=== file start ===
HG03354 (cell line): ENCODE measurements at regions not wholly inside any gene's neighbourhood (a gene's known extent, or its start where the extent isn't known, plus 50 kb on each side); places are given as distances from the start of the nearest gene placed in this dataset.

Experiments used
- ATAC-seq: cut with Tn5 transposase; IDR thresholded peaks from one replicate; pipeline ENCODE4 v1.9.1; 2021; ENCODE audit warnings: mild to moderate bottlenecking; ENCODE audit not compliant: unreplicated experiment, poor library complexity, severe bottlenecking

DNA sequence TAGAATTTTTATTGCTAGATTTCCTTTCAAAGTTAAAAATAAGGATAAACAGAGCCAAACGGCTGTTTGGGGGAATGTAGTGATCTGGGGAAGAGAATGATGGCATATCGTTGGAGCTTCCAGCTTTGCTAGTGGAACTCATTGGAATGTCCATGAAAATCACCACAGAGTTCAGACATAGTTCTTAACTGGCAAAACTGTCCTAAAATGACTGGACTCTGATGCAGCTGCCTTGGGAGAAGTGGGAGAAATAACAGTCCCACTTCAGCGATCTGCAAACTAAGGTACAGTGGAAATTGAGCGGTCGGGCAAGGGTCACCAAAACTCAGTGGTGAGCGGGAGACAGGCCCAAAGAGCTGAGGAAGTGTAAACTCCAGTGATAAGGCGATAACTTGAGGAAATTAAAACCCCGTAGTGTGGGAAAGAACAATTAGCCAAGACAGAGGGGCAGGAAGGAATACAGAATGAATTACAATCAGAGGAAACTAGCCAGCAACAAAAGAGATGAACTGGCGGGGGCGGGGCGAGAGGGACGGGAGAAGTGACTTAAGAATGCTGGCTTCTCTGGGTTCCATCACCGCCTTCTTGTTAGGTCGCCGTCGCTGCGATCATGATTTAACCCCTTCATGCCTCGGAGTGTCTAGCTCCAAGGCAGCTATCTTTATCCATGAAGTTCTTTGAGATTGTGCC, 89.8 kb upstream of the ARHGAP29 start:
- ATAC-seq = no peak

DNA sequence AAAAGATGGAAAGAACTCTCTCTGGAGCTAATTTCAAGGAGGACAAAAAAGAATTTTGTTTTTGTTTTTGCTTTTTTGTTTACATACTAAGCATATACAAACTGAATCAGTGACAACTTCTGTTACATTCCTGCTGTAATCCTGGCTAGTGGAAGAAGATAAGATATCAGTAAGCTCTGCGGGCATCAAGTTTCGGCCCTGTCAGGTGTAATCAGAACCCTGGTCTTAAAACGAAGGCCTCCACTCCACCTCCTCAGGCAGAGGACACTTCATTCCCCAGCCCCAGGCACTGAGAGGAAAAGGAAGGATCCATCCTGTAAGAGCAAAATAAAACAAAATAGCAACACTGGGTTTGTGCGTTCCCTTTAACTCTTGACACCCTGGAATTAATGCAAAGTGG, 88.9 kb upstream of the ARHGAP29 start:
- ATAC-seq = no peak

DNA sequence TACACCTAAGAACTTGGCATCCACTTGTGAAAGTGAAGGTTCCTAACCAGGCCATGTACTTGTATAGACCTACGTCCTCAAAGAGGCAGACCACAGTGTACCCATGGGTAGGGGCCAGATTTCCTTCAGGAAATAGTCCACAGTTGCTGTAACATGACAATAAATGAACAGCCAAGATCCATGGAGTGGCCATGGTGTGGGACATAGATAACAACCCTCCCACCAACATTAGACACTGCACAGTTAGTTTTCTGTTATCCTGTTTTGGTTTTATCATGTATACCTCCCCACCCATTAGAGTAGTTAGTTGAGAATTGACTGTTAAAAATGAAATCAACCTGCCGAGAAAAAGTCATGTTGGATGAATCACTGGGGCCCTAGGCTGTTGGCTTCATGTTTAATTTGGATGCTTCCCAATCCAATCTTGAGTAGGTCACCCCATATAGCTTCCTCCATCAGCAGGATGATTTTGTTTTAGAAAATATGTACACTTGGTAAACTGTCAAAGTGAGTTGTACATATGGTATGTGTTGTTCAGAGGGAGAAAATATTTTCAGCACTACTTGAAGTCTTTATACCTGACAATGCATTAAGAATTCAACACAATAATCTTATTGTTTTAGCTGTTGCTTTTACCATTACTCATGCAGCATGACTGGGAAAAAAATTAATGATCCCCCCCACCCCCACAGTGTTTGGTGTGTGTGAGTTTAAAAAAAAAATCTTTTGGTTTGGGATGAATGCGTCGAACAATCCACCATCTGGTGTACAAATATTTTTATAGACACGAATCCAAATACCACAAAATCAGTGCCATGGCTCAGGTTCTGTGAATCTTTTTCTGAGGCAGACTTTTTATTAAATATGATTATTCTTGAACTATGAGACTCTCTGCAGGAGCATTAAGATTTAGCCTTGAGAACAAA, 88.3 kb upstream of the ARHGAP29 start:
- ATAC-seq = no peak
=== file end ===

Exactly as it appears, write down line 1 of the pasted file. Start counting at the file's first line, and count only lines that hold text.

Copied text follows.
HG03354 (cell line): ENCODE measurements at regions not wholly inside any gene's neighbourhood (a gene's known extent, or its start where the extent isn't known, plus 50 kb on each side); places are given as distances from the start of the nearest gene placed in this dataset.